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[133] This house was a large and curious building, and was supported by many pillars, which Solomon built to contain a multitnde for hearing causes, and taking cognizance of suits. It was sufficiently capacious to contain a great body of men, who would come together to have their causes determined. It was a hundred cubits long, and fifty broad, and thirty high, supported by quadrangular pillars, which were all of cedar; but its roof was according to the Corinthian order, 1 with folding doors, and their adjoining pillars of equal magnitude, each fluted with three cavities; which building as at once firm, and very ornamental. There was also another house so ordered, that its entire breadth was placed in the middle; it was quadrangular, and its breadth was thirty cubits, having a temple over against it, raised upon massy pillars; in which temple there was a large and very glorious room, wherein the king sat in judgment. To this was joined another house that was built for his queen. There were other smaller edifices for diet, and for sleep, after public matters were over; and these were all floored with boards of cedar. Some of these Solomon built with stones of ten cubits, and wainscoted the walls with other stones that were sawed, and were of great value, such as are dug out of the earth for the ornaments of temples, and to make fine prospects in royal palaces, and which make the mines whence they are dug famous. Now the contexture of the curious workmanship of these stones was in three rows, but the fourth row would make one admire its sculptures, whereby were represented trees, and all sorts of plants; with the shades that arose from their branches, and leaves that hung down from them. Those trees anti plants covered the stone that was beneath them, and their leaves were wrought so prodigious thin and subtile, that you would think they were in motion; but the other part up to the roof, was plastered over, and, as it were, embroidered with colors and pictures. He, moreover, built other edifices for pleasure; as also very long cloisters, and those situate in an agreeable place of the palace; and among them a most glorious dining room, for feastings and compotations, and full of gold, and such other furniture as so fine a room ought to have for the conveniency of the guests, and where all the vessels were made of gold. Now it is very hard to reckon up the magnitude and the variety of the royal apartments; how many rooms there were of the largest sort, how many of a bigness inferior to those, and how many that were subterraneous and invisible; the curiosity of those that enjoyed the fresh air; and the groves for the most delightful prospect, for the avoiding the heat, and covering of their bodies. And, to say all in brief, Solomon made the whole building entirely of white stone, and cedar wood, and gold, and silver. He also adorned the roofs and walls with stones set in gold, and beautified them thereby in the same manner as he had beautified the temple of God with the like stones. He also made himself a throne of prodigious bigness, of ivory, constructed as a seat of justice, and having six steps to it; on every one of which stood, on each end of the step two lions, two other lions standing above also; but at the sitting place of the throne hands came out and received the king; and when he sat backward, he rested on half a bullock, that looked towards his back; but still all was fastened together with gold.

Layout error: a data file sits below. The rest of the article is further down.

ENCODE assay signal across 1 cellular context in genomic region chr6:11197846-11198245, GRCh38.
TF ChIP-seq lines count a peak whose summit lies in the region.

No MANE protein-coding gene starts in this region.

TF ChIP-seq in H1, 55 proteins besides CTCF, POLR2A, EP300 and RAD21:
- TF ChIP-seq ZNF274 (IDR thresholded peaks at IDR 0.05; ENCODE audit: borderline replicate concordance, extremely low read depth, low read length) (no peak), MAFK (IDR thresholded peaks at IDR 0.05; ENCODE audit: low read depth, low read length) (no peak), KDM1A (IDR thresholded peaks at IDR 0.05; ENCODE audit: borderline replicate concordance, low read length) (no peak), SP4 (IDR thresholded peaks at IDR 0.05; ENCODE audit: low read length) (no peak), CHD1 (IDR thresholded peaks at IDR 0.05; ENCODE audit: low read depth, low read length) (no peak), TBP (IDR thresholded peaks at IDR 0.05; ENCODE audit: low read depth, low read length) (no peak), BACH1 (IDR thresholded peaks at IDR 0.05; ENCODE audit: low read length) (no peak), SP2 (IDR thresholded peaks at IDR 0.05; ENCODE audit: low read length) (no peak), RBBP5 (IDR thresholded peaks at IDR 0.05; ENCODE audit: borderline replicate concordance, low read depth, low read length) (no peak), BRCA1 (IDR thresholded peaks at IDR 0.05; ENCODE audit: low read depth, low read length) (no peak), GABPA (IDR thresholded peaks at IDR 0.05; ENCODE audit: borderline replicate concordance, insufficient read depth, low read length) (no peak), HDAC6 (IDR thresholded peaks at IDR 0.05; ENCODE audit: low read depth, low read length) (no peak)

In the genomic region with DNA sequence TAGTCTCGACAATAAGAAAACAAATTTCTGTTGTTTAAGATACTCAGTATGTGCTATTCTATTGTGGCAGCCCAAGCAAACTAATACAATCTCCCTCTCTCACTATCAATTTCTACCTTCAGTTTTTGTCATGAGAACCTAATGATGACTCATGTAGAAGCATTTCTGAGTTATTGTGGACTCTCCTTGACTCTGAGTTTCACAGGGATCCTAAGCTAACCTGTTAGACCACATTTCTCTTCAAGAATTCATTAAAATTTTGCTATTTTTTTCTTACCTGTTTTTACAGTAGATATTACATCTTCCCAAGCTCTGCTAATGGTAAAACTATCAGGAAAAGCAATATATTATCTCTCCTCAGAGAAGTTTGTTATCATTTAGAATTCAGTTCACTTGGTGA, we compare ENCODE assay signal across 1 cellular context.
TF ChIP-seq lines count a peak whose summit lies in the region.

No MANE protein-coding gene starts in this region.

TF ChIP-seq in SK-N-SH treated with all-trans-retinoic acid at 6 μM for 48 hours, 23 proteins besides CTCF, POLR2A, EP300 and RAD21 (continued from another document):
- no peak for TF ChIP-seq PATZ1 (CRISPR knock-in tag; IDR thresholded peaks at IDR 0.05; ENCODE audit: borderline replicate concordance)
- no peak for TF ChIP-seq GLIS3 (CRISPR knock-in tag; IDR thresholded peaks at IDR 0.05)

1 This mention of the Corinthian ornaments of architecture in Solomon's palace by Josephus seems to be here set down by way of prophecy although it appears to me that the Grecian and Roman most ancient orders of architecture were taken from Solomon's temple, as from their original patterns, yet it is not so clear that the last and most ornamental order of the Corinthian was so ancient, although what the same Josephus says, (Of the War, B. V. ch. 5. sect. 3,) that one of the gates of Herod's temple was built according to the rules of this Corinthian order, is no way improbable, that order being, without dispute, much older than the reign of Herod. However, upon some trial, I confess I have not hitherto been able fully to understand the structure of this palace of Solomon, either as described in our Bibles, or even with the additional help of this description here by Josephus; only the reader may easily observe with me, that the measures of this first building in Josephus, a hundred cubits long, and fifty cubits broad, are the very same with the area of the cart of the tabernacle of Moses. and just hall' an Egyptian orout, or acre.

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